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Wednesday, August 02, 2006

Book author and Guiford native returns to home state

Eric Boehlert, reporter and author of the highly-acclaimed book Lapdogs: How the Press Rolled Over for Bush, is having a book signing at RJ Julia Booksellers on Monday August 7th at 7 P.M. Boehlert will also be in town to discuss the beltway media's coverage of the Lieberman/Lamont race (which should be interesting to say the least).

This book is a must-read for those who want to understand the story behind the media's unwillingness to hold the Bush Administration accountable for their numerous lies and distortions during the last six years. If you think FOXNews is bad, wait till you read this book that exposes the failure of the entire media to properly inform the public about the Administration's claims regarding such issues as the Iraq War, Terri Schiavo, the NSA wiretapping case and so on. After reading this book, you'll never look at the mainstream media the same way again.

Here's a brief description of this important book.
Lapdogs is the first book to demonstrate that, for the entire George W. Bush presidency, the news media have utterly failed in their duty as watchdog for the public. In blistering prose, Eric Boehlert reveals how, time after time, the press chose a soft approach to covering the government, and as a result reported and analyzed crucial events incompletely and even inaccurately. From WMDs to Valerie Plame to the NSA's domestic spying, mainstream fixtures such as The New York Times, CBS, CNN, and Time magazine too often ignored the administration's missteps and misleading words, and did not call out the public officials who betrayed the country's trust. Throughout both presidential campaigns and the entire Iraq war to date, the media acted as a virtual mouthpiece for the White House, giving watered-down coverage of major policy decisions, wartime abuses of power, and egregious mistakes -- and sometimes these events never made it into the news at all. Finally, in Lapdogs, the press is being held accountable by one of its own.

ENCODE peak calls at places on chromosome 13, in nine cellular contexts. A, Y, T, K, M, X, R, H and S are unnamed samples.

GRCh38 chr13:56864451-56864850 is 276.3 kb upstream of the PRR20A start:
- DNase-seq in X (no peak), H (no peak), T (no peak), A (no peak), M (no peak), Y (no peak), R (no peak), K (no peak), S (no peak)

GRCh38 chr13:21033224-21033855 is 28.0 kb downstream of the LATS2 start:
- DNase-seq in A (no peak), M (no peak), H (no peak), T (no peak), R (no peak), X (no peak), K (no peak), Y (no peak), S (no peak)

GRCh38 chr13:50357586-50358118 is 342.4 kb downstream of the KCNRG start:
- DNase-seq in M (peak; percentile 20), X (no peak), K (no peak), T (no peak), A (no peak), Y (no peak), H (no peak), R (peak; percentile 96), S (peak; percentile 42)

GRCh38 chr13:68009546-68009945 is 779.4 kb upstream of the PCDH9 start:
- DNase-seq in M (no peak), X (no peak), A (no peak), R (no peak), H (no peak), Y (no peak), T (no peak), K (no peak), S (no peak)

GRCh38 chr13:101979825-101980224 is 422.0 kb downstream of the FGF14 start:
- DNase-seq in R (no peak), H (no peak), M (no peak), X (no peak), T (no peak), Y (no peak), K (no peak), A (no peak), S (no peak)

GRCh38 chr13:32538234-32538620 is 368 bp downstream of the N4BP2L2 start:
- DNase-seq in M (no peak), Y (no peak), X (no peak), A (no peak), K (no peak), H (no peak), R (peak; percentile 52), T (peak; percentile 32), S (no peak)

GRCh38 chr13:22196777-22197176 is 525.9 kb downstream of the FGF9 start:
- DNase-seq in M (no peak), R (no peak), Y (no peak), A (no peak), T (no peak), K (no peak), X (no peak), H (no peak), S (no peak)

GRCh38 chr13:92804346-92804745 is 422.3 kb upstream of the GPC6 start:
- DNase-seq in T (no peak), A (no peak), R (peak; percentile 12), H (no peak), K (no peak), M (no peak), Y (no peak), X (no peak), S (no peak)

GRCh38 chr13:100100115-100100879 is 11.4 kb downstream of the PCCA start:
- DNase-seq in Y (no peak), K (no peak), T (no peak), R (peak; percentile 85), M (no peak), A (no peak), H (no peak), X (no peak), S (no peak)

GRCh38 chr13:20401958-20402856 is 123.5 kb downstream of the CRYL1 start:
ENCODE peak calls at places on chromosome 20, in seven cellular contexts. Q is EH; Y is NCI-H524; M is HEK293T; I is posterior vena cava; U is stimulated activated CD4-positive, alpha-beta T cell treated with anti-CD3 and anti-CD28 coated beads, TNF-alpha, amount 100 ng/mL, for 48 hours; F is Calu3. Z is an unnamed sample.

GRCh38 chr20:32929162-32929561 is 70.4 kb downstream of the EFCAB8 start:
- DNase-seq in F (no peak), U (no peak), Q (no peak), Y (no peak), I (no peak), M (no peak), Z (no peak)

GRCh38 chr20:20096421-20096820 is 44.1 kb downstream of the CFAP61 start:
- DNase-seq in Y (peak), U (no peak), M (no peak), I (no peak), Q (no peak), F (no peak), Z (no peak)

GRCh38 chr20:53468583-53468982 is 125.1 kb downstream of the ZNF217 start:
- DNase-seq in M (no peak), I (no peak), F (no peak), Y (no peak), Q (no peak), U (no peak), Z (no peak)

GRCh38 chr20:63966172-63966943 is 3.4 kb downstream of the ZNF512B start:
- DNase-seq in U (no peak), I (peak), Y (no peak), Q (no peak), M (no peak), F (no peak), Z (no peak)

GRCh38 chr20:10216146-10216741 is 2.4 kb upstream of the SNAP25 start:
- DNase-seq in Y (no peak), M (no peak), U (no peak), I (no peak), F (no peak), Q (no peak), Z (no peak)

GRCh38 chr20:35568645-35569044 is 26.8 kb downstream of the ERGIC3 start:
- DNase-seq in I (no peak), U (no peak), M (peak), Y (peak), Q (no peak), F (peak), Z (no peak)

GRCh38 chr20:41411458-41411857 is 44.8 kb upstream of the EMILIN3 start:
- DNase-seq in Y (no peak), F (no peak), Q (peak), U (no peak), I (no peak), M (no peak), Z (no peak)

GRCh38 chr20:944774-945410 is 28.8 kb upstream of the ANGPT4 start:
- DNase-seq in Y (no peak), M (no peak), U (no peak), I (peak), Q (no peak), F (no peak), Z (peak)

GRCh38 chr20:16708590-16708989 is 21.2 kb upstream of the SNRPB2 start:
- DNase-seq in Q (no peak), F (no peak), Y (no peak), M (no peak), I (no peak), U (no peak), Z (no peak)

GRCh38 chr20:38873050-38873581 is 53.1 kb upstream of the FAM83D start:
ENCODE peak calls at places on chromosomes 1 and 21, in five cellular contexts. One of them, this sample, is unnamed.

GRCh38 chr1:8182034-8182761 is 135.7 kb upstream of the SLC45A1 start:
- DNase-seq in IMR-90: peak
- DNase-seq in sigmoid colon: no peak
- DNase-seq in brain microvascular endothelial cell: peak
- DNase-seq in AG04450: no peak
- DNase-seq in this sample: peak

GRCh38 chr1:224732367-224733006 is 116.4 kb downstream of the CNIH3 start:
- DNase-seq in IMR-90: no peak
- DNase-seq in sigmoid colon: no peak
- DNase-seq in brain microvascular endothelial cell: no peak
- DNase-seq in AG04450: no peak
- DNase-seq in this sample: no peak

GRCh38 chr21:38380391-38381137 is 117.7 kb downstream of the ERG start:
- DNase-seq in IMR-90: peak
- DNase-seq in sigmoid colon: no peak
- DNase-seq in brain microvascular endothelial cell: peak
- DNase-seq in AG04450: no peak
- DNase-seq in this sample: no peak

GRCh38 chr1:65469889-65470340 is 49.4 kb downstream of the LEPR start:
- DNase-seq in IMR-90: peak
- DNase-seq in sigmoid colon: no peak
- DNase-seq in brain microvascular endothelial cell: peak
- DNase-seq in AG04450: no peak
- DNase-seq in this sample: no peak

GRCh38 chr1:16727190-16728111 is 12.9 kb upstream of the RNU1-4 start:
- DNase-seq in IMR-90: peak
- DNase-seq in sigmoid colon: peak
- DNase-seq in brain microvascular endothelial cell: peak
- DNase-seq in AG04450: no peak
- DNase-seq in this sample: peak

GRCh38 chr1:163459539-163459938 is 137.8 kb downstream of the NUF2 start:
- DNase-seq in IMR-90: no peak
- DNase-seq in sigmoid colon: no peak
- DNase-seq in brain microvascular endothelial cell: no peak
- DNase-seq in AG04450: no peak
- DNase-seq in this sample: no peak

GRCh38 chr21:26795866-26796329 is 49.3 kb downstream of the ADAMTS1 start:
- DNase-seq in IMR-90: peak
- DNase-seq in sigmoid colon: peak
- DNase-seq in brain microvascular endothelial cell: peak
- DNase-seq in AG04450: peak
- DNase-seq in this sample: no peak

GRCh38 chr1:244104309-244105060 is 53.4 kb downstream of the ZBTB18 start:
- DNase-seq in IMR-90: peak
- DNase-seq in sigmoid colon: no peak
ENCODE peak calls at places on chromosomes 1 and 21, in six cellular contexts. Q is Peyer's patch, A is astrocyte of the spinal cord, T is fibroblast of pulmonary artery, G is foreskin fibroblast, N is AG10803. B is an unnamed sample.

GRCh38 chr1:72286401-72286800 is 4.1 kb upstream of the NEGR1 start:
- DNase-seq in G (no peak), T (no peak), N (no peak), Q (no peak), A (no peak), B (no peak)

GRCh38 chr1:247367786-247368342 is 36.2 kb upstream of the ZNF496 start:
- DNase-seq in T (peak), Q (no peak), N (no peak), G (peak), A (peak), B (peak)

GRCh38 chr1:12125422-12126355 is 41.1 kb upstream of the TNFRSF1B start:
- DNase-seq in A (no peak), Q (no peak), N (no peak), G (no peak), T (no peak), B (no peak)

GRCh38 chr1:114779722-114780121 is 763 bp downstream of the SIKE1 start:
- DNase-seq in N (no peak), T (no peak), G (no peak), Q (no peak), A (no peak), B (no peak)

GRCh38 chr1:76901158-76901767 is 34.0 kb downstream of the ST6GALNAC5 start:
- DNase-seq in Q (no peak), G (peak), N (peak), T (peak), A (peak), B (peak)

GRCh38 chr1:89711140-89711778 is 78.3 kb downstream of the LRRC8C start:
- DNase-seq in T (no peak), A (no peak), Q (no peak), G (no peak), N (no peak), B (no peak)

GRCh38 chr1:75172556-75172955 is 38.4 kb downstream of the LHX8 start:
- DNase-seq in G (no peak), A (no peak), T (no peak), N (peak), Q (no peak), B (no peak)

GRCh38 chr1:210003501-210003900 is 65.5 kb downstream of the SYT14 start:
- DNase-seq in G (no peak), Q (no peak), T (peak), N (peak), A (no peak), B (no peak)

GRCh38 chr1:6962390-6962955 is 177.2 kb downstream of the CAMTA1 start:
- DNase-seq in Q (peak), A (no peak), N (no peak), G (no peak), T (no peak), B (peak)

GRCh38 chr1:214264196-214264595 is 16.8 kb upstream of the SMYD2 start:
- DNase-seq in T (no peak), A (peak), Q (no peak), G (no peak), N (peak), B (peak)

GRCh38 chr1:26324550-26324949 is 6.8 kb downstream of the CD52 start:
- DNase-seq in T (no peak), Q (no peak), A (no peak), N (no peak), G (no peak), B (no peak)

Boehlert asserts that the Bush White House never subscribed to the view -- commonly held by previous administrations -- that a relationship with the press is an important part of the democratic process. Instead, it saw the press as just another special interest group that needed to be either appeased or held at bay -- or, in some cases, squashed. The administration actively undermined the basic tenets of accurate and fair journalism, and reporters and editors accepted their reduced roles without a whimper. To an unprecedented degree, journalists too often stopped asking uncomfortable questions of people in power. In essence, the entire purpose and pursuit of journalism was sacrificed.

Riveting in its sharp denouncement, supported by dozens of glaring and troubling examples of journalistic malpractice, Lapdogs thoroughly dissects the press's misconduct during Bush's presidency and gives voice to the growing public dismay with the mainstream media.